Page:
House lawmakers have given tentative approval to a measure that would ban government, police and schools in North Carolina from accepting Matricula Consular documents – or any other type of consular or embassy documents – to verify identity or residency.
The measure’s sponsor, Rep. Mike Hager, R-Rutherford, said House Bill 33 is a “very simple bill” designed to target types of IDs that are “known for distribution to illegals.” He said the FBI, the TSA and the federal Department of Justice all agree that the Matricula Consular ID is not a secure document.
“The Matricula Consular is in reality not worth the paper or plastic it’s made out of,” said Rep. George Cleveland, R-Onslow, who argued the IDs are often falsified. Cleveland claims the consular cards were developed by the Mexican government as “a way to legitimatize their nationals living north of the border.”
The measure would force a change in two Triangle cities, Carrboro and Durham, where the consular card is accepted as ID.
“I just don’t understand it,” said Rep. Paul Luebke, D-Durham. “It’s helping us in Durham with law enforcement.”
Luebke argued for an amendment to allow schools to accept consular IDs for parents seeking to pick up their children. Many school systems, including Wake’s, require people to show photo ID when picking up a student.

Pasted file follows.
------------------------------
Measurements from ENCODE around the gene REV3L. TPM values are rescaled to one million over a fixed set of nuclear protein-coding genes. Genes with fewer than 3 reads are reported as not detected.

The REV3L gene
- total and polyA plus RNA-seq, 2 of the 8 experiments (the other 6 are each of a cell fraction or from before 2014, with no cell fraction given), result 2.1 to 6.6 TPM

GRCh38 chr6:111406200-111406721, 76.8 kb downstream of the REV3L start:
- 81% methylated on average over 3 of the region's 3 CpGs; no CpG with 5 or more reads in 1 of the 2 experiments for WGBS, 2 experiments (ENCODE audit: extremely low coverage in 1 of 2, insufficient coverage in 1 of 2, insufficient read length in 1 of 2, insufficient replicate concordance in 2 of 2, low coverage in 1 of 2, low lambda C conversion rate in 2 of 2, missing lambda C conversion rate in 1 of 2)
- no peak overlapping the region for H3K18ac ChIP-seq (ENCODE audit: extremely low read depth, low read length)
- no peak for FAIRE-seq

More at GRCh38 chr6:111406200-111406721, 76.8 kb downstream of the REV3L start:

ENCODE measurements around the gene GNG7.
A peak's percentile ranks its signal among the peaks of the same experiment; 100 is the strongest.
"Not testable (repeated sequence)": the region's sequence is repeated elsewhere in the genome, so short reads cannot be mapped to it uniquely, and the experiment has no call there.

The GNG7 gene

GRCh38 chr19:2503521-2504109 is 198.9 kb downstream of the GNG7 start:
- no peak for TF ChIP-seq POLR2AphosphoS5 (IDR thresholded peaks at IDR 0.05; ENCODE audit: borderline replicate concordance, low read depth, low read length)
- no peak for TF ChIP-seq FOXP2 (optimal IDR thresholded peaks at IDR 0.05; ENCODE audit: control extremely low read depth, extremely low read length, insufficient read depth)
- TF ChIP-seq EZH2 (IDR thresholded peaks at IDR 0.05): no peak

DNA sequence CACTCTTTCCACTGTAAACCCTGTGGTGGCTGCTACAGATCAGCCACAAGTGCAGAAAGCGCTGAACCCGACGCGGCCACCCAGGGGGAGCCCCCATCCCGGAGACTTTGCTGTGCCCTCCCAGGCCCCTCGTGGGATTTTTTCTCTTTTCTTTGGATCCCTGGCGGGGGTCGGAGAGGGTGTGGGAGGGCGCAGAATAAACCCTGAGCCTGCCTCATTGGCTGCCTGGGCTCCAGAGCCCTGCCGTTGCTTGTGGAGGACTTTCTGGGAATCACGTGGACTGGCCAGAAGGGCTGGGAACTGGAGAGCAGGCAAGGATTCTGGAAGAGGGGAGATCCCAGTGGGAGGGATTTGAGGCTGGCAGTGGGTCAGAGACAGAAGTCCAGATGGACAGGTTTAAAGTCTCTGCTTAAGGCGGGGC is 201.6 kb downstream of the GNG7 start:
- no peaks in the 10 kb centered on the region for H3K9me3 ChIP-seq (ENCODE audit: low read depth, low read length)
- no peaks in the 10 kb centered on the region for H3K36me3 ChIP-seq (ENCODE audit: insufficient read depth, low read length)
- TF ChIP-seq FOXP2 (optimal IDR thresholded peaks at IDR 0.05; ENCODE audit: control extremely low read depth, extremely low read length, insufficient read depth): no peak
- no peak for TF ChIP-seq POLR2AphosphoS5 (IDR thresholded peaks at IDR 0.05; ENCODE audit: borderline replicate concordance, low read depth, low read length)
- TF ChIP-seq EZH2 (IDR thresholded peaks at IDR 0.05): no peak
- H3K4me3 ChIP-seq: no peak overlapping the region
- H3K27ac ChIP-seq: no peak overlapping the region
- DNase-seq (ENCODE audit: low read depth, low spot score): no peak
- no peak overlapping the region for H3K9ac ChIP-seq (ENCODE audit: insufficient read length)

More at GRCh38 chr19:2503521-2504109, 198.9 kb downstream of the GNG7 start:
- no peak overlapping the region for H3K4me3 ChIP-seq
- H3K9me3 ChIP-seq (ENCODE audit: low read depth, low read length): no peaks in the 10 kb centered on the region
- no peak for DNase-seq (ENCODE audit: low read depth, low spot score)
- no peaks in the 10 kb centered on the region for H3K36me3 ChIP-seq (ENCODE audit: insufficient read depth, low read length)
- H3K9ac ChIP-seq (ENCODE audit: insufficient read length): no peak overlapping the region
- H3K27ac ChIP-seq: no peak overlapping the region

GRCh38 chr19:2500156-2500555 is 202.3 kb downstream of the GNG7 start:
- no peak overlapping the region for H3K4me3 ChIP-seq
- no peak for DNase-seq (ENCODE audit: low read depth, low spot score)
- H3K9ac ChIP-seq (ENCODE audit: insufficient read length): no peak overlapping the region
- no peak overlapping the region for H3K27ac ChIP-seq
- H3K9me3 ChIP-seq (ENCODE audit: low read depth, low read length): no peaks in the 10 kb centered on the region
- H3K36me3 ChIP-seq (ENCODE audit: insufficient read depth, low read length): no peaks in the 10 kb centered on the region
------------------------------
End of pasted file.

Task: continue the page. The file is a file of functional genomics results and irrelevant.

"The schools will really be in a bind," Luebke warned, if they can't accept consular ID from parents.
But Hager spoke against it. “We’re going to ask teachers to release children to someone they may or may not know who has a potentially fraudulent ID?” he asked.
The amendment failed, 50-66.
Democratic opponents of the measure called it a case of “Latino-bashing.”
During the floor debate, Rep. Diane Parfitt, D-Cumberland, said she googled “fake Matricula Consular” cards and got more than 13,000 results. But she said she got more than 700,000 results for a Google search for “fake N.C. IDs.”
“We’re singling out a particular group of people here,” Parfitt argued.
Rep. Bill Faison, D-Orange, noted that no one from the FBI, the state Attorney General’s Office, the State Highway Patrol or the DMV had requested or voiced support for the ban.
“There is absolutely no one in law enforcement at any level who cared enough about this bill to come down here and speak to us," Faison said. “The folks who showed up to push this bill were heavy into Latino-bashing, but they weren’t our elected officials.”
Other Democrats warned that the measure’s wording could have unforeseen consequences.
Rep. Rick Glazier, D-Cumberland, said he doesn’t doubt there are fraudulent consular IDs in circulation. "But to say that no consulate document from anywhere in the world” is accepted, he cautioned, “is a serious overreach that could cause all kinds of global ramifications for the state.”
H33 passed its first vote in the House 64-53, largely along party lines. It’s scheduled for a final vote Wednesday before moving on to the Senate.